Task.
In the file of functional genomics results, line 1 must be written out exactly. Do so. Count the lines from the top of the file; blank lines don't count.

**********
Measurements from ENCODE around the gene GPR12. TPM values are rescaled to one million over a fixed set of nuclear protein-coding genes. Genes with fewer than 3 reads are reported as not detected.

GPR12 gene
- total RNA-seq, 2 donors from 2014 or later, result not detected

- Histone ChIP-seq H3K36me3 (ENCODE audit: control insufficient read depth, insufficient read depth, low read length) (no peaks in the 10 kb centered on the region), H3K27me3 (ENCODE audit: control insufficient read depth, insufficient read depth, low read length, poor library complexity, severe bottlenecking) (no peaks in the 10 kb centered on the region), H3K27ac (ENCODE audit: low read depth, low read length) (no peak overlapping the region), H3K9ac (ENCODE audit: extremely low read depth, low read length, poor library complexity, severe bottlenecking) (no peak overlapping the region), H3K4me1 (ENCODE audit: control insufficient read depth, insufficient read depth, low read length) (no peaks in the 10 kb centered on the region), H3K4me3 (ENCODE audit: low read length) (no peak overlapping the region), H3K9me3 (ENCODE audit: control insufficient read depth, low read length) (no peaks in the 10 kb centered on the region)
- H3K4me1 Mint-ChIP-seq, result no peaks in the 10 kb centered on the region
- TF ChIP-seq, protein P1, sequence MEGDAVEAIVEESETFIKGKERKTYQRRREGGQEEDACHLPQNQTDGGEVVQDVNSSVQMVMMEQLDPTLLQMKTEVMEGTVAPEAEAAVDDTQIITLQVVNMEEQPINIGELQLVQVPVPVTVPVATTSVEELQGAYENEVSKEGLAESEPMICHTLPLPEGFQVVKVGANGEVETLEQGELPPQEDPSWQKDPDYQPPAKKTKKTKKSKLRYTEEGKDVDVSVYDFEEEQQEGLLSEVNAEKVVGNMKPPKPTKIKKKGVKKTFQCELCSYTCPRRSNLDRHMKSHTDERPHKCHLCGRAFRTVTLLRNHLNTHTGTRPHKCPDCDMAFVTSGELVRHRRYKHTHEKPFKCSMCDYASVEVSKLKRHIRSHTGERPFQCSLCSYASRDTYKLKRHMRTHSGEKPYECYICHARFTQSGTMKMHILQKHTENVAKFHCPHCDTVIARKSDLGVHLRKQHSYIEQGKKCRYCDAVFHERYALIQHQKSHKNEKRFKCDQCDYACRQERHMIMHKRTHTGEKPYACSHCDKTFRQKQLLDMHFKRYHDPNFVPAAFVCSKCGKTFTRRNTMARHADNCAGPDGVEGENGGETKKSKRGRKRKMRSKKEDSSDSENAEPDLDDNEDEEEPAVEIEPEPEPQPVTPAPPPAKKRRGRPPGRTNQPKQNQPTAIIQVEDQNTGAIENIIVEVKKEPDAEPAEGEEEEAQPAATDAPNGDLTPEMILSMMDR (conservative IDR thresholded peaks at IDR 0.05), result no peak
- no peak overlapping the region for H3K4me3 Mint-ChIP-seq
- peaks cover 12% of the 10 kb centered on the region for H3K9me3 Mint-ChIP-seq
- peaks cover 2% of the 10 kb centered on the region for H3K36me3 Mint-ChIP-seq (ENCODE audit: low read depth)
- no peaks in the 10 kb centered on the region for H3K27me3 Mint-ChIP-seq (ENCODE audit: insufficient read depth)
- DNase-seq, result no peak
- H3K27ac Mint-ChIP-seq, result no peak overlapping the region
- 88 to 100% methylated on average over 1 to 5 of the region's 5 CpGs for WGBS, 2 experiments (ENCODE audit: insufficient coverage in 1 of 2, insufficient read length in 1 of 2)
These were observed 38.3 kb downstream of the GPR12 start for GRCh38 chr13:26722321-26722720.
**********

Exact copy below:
Measurements from ENCODE around the gene GPR12. TPM values are rescaled to one million over a fixed set of nuclear protein-coding genes. Genes with fewer than 3 reads are reported as not detected.